Men from Hastings and St. Leonards who fought in and survived the war received honourary scrolls upon their return.
I would like to share with everyone what little I know about my Granddad Albert Gordon Wilkinson and his brothers’ incredible contribution to their country during the First World War.
Albert was born on the 23rd October 1889 in Birkenhead Cheshire, 2nd eldest of 6 boys. His father was Edmund Wilkinson and his mother was Margaret Eliza Wilkinson (Nee Redhead).
In 1916, he was living at 41 Baldslow Road, Hastings, with his wife, Beatrice and daughter, Margaret who was two years old when he was enlisted into the Royal Garrison Artillery as a Gunner, regimental number 119786. Unfortunately, none of his service records appear to have survived the warehouse fire, caused during the blitz in the Second World War that destroyed around 70% of the records but, by comparing his regimental number to others in the RGA whose partial records have survived, I estimate he would have been mobilised in September 1916. Like so many others of his generation, he never really talked about his time serving in the War, so regrettably we do not have much information.
What we do know from family stories is that he served either in the Trench Mortars or on the Big Guns and he suffered a burst eardrum from an exploding shell and we know that at some point he was gassed and woke up in a hospital bed next to a Ghurkha. (More than 200,000 Gurkhas served in the British Army, suffering approximately 20,000 casualties and receiving almost 2000 gallantry awards.) I can’t imagine what it must have been like for Beatrice, his wife, living in Hastings and hearing the guns firing on the front line knowing that he was out there in the thick of it.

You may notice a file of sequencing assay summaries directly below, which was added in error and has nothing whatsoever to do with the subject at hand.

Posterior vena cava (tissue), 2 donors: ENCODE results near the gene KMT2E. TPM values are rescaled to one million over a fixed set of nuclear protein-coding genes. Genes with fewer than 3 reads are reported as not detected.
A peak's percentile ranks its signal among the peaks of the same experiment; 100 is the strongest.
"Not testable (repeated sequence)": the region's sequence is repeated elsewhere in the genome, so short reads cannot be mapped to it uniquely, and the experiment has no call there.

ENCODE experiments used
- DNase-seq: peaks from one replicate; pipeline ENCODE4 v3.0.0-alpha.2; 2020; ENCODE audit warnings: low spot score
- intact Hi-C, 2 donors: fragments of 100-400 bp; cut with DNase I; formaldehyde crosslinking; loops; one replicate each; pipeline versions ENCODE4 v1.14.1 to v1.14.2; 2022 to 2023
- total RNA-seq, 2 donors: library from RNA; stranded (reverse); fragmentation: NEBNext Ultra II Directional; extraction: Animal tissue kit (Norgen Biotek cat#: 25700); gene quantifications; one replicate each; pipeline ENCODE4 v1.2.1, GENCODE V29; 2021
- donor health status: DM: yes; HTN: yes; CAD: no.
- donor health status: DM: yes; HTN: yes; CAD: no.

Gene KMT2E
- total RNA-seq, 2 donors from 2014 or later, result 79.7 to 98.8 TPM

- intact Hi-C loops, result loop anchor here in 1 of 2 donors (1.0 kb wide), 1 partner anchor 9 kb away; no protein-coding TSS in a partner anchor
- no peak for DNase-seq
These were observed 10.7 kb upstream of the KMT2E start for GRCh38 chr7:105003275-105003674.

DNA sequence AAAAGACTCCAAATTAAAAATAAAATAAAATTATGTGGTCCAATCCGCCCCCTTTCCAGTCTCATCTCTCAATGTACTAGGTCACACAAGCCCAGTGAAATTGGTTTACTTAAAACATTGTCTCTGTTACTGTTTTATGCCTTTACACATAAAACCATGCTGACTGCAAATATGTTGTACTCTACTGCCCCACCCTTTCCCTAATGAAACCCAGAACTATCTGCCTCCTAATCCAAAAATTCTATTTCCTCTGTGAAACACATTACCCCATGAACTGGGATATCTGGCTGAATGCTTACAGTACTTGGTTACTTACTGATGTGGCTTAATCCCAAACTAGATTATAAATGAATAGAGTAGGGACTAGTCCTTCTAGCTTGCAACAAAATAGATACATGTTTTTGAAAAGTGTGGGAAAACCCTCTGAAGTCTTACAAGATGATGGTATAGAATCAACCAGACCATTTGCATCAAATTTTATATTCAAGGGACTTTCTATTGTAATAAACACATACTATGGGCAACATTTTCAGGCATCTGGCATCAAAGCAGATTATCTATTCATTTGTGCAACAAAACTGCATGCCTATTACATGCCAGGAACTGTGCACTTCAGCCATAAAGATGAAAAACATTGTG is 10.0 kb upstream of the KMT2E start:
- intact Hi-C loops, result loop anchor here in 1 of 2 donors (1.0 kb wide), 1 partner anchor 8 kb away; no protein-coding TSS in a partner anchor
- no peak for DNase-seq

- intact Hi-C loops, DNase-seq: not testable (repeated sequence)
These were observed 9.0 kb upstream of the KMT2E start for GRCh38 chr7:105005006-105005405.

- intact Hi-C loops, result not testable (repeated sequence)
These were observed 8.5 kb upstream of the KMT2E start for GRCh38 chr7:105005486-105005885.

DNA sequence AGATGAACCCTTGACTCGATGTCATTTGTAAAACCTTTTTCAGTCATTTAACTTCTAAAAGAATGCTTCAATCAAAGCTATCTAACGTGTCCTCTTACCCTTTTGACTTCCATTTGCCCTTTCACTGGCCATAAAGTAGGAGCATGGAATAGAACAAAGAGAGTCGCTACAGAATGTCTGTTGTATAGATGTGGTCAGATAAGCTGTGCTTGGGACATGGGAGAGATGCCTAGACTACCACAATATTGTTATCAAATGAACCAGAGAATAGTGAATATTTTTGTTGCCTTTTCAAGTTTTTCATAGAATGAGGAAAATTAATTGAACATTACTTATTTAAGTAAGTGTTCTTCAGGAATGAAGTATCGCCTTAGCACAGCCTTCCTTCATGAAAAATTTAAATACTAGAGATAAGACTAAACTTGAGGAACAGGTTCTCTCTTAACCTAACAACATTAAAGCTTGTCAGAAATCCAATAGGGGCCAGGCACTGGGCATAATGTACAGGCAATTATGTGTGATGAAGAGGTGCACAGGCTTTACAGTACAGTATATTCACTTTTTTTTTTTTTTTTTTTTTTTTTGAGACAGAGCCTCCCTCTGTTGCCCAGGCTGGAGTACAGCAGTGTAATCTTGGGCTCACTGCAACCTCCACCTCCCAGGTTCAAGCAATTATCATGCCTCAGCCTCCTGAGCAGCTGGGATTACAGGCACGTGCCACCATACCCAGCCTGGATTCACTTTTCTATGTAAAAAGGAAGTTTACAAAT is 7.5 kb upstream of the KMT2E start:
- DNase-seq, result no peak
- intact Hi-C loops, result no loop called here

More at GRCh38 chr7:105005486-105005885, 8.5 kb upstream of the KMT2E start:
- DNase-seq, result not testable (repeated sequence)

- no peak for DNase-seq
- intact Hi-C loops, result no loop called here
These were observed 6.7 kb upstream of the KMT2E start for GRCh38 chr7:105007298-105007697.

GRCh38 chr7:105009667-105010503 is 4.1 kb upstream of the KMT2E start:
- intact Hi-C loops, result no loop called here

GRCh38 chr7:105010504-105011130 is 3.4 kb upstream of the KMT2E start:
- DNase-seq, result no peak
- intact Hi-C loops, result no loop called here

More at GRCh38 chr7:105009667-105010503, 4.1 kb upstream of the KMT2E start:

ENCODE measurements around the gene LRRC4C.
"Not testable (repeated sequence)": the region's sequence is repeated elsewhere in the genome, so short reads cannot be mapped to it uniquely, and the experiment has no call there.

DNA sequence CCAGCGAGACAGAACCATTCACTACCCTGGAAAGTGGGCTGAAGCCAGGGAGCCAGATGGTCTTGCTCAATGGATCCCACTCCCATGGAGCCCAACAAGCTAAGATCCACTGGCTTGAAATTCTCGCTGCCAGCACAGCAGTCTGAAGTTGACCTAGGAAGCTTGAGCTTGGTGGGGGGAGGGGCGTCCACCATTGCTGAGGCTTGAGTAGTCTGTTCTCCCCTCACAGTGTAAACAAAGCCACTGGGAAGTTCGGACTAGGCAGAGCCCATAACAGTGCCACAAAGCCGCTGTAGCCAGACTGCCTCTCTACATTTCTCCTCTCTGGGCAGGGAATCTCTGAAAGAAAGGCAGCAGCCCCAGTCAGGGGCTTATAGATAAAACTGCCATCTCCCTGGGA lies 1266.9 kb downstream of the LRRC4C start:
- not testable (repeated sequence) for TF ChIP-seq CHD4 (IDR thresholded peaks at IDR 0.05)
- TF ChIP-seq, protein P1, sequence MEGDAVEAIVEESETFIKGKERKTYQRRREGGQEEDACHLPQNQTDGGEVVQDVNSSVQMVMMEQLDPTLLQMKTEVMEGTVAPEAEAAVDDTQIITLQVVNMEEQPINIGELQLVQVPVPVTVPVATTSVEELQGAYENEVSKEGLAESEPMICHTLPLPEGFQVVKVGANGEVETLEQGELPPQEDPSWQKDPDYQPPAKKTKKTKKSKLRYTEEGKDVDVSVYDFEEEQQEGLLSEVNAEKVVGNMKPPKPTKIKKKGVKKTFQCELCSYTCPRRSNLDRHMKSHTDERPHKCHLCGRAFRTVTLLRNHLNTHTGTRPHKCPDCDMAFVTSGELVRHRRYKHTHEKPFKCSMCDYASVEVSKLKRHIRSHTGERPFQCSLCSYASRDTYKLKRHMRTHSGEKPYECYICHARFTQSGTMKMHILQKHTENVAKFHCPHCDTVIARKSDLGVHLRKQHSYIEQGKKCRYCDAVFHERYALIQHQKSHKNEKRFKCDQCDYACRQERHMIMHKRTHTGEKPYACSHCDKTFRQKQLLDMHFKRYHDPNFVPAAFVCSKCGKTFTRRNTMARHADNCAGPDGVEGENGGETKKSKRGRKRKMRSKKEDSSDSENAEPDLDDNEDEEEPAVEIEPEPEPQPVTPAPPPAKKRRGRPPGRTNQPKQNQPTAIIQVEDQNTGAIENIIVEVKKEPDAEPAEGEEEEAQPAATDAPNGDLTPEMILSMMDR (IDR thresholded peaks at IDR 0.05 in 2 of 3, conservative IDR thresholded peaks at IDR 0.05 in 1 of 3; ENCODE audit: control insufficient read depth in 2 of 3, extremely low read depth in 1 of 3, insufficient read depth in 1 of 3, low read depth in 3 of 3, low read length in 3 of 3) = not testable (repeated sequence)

Thankfully he survived the war and in 1919 he received a scroll from the Townspeople of Hastings and St. Leonards, addressed individually and signed by the Mayor A.Blackman, in gratitude for the sacrifices made. The scroll was sent to about 4,000 men and was designed at the Hastings Municipal School of Art, Lithographed by Messrs.F.J.Parsons Ltd and featured the flags of the Allies, with the Hastings Arms in the centre. We are very proud to have this scroll and Albert’s British and Victory Medals still in the family.
Not only did Albert survive the War but incredibly so did all of his 5 brothers who, according to family stories, all fought in front line positions. I don’t know what the odds on all six brothers surviving would have been, but they must have been phenomenal and Edmund and Margaret Eliza must have been eternally grateful when all of their sons returned. What I do know about the brothers is as follows:
Frank Wilkinson: born 14th May 1887 living in Blackburn Lancashire in 1911
Thomas Henry Wilkinson: born 2nd Feb 1889 (AKA Harry)
Arthur Wilkinson: born 1895
Reginald Wilkinson: baptised 19th April 1896. Sergeant 7th London Rifles regimental numbers 2032 / 415313 / 350454. First served in France 17th March 1915. British and Victory Medals and 1915 Star.
Arthur Wilkinson: born 1895
Leonard Field Wilkinson: born 31st Oct 1898. Regimental number 318965 Sapper Marine Company 73 Inland Waterways and Docks, Royal Engineers. British and Victory Medals.
I have been able to establish some First World War records for two of the brothers and am still searching for the other three so if anyone has any information at all on Albert and his brothers I would be thrilled to hear from you through this website.
This story was submitted by Nick Wilkinson. If you know anything more about these scrolls or about Nick’s grandfather then contact us and we’ll pass the information on.